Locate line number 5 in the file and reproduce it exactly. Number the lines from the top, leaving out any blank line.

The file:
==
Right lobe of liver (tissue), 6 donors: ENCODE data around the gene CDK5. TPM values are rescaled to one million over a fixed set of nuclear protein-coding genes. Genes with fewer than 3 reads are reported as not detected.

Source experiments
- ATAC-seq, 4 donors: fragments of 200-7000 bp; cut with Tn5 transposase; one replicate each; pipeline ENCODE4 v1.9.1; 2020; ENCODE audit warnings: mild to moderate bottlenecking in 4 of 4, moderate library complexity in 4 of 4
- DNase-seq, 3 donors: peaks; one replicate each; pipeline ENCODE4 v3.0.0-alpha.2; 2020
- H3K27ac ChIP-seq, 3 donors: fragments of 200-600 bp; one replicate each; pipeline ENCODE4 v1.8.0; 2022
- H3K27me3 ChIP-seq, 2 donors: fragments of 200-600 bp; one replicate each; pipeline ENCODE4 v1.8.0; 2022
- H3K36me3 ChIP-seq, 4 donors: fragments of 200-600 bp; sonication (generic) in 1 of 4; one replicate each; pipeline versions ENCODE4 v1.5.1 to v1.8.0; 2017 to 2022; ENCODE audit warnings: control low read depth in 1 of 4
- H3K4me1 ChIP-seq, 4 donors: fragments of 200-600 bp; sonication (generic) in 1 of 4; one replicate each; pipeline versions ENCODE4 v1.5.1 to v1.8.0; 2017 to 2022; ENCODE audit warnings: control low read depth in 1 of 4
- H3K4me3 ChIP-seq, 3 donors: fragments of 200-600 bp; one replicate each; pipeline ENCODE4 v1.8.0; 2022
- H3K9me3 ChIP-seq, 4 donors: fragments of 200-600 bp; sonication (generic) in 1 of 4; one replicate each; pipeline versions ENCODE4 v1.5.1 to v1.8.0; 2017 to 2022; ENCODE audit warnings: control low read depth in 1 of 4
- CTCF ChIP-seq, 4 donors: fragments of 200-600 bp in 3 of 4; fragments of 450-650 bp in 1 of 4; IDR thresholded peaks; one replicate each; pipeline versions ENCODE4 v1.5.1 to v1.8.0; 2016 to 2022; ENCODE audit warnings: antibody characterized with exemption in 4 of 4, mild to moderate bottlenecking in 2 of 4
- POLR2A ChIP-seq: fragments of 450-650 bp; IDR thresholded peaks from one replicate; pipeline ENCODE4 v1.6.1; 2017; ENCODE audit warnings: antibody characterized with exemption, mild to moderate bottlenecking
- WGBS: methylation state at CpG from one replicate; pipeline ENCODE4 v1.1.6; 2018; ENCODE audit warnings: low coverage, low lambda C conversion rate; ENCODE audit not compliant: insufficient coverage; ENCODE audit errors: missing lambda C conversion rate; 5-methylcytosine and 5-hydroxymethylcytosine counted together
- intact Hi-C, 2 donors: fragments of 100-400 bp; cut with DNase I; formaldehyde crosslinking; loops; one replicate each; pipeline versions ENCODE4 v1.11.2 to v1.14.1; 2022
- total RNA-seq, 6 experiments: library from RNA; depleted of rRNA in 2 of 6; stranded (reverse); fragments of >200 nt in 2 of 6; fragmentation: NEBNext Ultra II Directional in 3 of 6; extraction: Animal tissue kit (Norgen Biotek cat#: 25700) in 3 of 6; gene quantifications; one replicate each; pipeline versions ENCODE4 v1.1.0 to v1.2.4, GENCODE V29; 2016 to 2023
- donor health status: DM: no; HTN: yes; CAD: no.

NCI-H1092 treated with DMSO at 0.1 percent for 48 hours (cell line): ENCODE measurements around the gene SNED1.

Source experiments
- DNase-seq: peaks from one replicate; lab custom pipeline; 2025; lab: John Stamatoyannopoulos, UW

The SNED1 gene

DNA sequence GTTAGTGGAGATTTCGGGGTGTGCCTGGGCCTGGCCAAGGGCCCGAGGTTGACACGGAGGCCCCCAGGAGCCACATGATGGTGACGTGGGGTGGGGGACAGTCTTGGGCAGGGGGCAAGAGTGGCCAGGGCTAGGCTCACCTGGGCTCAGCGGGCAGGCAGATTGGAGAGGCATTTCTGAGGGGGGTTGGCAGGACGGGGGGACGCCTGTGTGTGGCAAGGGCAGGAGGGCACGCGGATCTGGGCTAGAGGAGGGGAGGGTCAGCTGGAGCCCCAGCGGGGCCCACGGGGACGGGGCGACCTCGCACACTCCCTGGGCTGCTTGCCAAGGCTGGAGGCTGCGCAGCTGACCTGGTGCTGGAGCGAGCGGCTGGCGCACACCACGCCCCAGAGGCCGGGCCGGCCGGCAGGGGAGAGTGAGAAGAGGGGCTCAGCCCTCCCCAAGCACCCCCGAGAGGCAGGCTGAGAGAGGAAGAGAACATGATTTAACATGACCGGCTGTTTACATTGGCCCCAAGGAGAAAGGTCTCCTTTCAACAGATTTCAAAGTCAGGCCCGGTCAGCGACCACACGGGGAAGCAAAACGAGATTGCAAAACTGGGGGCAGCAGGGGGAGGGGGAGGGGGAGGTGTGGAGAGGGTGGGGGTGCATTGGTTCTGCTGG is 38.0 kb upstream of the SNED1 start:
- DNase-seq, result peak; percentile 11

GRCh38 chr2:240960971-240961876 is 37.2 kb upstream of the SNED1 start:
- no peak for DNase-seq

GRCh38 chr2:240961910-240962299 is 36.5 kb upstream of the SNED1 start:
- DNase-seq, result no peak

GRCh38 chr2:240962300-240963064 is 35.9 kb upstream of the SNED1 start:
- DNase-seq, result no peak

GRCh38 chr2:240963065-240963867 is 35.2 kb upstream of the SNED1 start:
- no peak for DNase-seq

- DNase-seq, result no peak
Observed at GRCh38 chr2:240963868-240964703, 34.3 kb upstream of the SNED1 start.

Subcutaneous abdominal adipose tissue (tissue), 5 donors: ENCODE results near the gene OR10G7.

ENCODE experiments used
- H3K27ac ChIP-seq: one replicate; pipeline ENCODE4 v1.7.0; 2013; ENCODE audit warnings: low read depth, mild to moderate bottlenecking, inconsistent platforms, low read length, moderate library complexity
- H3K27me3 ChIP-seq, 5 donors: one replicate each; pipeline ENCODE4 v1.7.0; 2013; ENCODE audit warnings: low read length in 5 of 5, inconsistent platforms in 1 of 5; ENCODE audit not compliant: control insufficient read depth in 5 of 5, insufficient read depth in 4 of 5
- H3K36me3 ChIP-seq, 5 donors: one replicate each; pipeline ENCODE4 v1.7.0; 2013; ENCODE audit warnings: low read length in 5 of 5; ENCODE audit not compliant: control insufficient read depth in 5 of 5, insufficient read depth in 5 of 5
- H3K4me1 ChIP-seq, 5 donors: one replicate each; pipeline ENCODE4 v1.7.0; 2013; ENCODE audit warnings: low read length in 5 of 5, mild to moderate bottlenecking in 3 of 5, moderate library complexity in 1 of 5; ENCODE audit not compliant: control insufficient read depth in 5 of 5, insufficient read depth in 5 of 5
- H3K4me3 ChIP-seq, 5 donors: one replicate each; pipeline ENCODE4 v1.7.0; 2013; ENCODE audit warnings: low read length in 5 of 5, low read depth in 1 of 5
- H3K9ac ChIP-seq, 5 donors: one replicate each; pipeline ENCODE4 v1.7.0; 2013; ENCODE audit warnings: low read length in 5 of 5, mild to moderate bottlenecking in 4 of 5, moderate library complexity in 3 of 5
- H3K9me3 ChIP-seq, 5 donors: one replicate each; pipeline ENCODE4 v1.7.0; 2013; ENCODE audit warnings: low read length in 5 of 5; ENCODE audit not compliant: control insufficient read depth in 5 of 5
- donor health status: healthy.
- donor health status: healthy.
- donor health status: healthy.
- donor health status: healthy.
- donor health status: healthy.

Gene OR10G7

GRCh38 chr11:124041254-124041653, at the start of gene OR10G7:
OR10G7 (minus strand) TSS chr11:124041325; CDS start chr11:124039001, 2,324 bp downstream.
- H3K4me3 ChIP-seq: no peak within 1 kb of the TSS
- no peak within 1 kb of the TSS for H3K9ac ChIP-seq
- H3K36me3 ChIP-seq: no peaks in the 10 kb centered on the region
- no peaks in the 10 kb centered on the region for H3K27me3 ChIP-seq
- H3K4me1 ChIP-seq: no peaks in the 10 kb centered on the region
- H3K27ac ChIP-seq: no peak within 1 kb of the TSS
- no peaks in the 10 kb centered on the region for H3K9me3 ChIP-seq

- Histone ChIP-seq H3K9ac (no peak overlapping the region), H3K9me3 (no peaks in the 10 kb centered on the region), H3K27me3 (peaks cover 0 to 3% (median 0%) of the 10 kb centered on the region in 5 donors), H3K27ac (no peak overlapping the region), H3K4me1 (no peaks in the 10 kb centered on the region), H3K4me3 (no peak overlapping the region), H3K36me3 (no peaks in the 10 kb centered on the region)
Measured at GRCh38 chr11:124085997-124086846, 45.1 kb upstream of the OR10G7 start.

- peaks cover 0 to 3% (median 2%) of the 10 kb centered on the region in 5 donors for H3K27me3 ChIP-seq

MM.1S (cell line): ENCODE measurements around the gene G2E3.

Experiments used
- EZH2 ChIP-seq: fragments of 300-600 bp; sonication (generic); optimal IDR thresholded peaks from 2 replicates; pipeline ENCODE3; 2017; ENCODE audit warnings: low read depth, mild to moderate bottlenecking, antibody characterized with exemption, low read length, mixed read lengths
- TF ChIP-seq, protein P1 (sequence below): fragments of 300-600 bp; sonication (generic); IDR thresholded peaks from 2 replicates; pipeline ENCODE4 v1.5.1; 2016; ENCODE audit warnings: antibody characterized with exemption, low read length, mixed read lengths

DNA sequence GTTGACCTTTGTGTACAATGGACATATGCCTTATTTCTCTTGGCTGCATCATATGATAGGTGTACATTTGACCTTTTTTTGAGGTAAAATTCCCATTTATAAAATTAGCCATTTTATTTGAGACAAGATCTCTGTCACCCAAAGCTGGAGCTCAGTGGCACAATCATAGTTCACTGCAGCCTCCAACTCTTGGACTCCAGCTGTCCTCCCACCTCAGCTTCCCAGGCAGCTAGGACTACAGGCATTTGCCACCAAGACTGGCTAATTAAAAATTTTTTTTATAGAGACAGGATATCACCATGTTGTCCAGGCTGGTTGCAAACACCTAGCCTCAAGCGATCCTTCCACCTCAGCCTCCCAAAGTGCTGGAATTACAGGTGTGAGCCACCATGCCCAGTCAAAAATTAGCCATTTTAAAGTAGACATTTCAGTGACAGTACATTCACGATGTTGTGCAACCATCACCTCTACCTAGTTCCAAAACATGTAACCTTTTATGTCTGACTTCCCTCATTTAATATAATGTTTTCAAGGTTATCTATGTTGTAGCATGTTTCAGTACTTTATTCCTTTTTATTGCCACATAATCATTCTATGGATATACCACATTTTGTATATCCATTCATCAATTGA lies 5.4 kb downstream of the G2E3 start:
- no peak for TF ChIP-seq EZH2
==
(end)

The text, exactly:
- H3K27ac ChIP-seq, 3 donors: fragments of 200-600 bp; one replicate each; pipeline ENCODE4 v1.8.0; 2022